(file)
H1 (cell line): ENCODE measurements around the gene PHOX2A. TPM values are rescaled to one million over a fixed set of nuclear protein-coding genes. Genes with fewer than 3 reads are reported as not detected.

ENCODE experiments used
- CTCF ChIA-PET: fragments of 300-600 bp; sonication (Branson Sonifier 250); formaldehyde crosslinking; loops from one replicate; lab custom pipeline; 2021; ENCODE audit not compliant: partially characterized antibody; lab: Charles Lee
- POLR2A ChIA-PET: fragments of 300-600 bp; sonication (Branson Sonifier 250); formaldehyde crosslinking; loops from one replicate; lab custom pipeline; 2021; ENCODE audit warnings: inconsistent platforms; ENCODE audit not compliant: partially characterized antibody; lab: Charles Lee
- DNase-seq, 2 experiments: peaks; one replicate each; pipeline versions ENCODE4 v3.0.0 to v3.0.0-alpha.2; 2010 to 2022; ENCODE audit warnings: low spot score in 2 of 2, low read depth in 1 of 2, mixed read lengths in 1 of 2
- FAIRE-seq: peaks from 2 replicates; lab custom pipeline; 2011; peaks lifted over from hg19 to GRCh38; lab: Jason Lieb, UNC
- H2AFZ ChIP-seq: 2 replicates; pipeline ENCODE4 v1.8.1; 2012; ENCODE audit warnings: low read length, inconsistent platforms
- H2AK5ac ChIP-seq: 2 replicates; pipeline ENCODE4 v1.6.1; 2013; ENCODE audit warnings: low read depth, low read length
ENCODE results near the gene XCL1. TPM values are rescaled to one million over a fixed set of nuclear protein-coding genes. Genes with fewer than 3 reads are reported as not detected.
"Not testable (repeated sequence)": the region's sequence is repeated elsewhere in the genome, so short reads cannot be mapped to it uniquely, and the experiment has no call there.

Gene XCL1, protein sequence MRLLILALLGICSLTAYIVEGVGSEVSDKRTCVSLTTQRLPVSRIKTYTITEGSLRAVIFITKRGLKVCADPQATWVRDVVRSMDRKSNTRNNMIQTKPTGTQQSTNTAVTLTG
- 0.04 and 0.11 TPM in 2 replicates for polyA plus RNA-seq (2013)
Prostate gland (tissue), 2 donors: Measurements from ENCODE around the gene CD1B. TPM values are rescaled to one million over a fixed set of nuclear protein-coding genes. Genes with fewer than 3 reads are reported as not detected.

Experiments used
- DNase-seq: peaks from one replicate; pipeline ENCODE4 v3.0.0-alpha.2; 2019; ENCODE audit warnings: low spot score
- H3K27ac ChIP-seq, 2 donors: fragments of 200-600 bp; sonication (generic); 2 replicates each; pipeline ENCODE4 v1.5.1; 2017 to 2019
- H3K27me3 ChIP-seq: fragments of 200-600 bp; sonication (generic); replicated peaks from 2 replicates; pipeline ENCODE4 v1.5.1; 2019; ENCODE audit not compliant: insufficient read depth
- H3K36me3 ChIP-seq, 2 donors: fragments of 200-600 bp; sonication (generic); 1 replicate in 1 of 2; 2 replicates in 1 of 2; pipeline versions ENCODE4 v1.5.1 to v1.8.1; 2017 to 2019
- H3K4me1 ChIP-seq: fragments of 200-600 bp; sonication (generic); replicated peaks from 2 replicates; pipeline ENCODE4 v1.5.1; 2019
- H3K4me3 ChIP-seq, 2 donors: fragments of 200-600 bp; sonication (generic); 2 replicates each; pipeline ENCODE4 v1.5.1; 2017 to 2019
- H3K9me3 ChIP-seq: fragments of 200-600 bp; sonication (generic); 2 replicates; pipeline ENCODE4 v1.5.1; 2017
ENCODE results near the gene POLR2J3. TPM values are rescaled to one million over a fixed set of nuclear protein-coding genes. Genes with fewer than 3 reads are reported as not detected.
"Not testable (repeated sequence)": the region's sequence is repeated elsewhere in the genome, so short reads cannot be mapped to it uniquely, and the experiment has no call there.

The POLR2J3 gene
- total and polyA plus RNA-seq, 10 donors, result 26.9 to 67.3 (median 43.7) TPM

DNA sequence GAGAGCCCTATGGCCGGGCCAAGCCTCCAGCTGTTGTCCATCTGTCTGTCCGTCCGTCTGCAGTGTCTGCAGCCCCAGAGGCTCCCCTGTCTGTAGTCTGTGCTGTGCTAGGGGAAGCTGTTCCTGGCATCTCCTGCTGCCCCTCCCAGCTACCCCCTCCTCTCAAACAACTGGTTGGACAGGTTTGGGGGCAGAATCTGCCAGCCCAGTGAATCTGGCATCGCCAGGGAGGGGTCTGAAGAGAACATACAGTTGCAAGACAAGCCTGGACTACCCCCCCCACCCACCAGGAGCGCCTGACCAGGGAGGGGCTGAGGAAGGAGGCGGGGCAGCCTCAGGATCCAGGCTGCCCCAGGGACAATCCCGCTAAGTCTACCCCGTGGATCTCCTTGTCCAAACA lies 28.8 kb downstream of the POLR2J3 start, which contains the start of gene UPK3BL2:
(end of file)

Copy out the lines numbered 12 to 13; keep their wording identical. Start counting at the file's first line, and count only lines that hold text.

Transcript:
- 0.04 and 0.11 TPM in 2 replicates for polyA plus RNA-seq (2013)
Prostate gland (tissue), 2 donors: Measurements from ENCODE around the gene CD1B. TPM values are rescaled to one million over a fixed set of nuclear protein-coding genes. Genes with fewer than 3 reads are reported as not detected.